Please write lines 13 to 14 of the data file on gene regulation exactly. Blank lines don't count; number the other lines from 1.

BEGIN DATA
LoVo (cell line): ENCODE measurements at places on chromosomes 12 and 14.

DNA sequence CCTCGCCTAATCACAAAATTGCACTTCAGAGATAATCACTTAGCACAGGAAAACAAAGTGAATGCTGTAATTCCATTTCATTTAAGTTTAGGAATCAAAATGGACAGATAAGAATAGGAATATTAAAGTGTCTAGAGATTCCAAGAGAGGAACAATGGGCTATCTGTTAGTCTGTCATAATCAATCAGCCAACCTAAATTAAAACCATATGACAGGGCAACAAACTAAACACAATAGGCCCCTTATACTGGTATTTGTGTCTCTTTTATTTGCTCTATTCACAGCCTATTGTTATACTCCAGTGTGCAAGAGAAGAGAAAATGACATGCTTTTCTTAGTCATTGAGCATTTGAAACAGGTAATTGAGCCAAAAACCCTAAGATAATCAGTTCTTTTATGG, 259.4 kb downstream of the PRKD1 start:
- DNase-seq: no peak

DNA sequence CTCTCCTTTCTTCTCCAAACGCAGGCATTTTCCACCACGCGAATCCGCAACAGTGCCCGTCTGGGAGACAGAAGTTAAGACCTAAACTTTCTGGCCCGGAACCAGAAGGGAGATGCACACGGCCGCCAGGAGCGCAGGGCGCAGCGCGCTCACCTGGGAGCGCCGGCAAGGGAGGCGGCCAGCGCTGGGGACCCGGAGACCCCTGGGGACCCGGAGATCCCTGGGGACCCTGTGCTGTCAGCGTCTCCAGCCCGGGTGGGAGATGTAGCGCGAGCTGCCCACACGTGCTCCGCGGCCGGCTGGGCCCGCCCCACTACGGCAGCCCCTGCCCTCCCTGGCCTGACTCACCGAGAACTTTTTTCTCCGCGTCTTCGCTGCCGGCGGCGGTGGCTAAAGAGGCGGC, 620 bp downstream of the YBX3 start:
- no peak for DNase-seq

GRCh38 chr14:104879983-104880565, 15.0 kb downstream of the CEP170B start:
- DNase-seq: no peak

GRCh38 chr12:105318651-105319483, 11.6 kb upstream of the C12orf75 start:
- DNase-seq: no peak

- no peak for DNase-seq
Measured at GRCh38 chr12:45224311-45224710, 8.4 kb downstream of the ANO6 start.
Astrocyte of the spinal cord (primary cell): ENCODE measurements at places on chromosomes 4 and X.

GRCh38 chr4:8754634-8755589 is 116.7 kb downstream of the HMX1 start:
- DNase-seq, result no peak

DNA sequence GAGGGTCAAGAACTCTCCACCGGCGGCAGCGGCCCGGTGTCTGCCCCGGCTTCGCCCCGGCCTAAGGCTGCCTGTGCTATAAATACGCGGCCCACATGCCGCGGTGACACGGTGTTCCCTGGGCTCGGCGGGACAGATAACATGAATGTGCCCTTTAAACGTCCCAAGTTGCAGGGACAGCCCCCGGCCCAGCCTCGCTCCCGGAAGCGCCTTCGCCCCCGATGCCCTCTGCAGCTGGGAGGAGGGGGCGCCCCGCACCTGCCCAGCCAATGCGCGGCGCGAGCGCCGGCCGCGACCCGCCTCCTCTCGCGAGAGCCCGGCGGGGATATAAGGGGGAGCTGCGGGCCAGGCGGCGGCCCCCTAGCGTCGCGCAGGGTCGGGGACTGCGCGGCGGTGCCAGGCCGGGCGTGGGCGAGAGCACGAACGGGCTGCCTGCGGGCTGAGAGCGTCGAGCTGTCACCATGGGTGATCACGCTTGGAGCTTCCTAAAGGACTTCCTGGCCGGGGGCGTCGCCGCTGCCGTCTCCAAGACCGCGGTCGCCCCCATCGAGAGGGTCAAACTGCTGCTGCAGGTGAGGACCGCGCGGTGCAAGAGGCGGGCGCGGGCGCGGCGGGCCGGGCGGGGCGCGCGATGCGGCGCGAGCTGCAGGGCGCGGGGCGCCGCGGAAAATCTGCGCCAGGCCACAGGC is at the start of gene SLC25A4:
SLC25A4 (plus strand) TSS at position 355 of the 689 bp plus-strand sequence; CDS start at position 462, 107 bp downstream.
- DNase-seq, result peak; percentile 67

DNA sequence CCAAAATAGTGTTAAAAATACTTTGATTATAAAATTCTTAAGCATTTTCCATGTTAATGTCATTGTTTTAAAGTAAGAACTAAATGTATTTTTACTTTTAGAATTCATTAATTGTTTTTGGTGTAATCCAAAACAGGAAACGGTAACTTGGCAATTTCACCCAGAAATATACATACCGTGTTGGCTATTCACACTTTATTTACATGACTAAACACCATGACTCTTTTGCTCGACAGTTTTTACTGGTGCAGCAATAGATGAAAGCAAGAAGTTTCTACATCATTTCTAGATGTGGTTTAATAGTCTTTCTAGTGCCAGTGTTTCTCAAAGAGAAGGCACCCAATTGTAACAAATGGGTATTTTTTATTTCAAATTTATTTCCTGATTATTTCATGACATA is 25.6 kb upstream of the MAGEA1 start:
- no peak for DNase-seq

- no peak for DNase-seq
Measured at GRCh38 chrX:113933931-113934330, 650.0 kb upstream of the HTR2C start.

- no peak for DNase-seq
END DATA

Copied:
GRCh38 chr4:8754634-8755589 is 116.7 kb downstream of the HMX1 start:
- DNase-seq, result no peak